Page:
Danny Westneat’s got it exactly right in talking about British Columbia’s continued success at building mass transit, versus our Sisyphean struggles:
In the past decade, British Columbians have voted directly on transit issues exactly zero times.
Meanwhile, we here in Puget Sound have voted on transportation issues 12 times. Twice on light rail, five times on monorail, twice on gas taxes and three times on Tim Eyman transportation initiatives.
Anyone else sick of all this voting?
I know I am. And judging from the decisive defeat of I-912 (yes… 7 points is decisive) coming from an electorate with a history of supporting anti-tax measures, it looks like a lot of other people are getting sick of all this voting too.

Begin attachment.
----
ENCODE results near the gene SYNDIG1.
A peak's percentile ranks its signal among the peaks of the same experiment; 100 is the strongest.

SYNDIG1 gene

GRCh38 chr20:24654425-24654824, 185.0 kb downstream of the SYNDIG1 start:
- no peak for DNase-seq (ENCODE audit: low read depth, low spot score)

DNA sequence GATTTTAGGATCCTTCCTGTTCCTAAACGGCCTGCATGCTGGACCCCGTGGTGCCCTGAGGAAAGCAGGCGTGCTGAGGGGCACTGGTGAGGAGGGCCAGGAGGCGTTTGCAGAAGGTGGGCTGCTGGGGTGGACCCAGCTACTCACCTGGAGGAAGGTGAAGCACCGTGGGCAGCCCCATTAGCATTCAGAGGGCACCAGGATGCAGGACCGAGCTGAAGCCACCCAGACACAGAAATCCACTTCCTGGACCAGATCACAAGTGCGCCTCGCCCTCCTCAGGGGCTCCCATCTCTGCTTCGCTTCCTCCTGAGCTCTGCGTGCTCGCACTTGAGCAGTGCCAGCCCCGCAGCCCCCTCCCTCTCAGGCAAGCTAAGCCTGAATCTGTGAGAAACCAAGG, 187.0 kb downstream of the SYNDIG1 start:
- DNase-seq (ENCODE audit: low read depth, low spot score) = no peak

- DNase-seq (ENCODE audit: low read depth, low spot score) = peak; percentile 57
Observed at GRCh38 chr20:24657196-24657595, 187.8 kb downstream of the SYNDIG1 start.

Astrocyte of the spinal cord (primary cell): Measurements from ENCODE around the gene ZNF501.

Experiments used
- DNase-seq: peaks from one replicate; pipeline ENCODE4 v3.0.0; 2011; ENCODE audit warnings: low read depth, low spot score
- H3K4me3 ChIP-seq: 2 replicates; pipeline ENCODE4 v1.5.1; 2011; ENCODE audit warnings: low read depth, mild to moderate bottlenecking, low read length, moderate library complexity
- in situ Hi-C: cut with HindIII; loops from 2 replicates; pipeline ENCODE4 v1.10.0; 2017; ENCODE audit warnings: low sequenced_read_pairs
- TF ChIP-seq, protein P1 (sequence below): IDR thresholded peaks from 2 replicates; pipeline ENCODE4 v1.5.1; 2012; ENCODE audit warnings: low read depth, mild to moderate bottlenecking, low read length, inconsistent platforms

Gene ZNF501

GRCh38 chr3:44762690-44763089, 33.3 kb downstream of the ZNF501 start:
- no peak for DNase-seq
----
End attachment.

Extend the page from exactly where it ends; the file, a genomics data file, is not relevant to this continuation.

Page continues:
WA’s highest paid politician, Tim Eyman, promises to come back next year with yet another $30 car tabs initiative, which like I-776 before it, is mostly intended to undermine light rail. I suppose there might be a place for direct democracy, but constantly subjecting complex transportation projects to vote after vote — even while under construction — is a surefire recipe for gridlock, both political and otherwise.
So I’m with Danny:
How about we butt out now and see if government can make work what we’ve got?
Yes watchdog ’em, audit ’em, make ’em do it right.
But enough with the people power. It may make us the envy of the world, but when it comes to transportation, we’re only the laughingstock of Canada.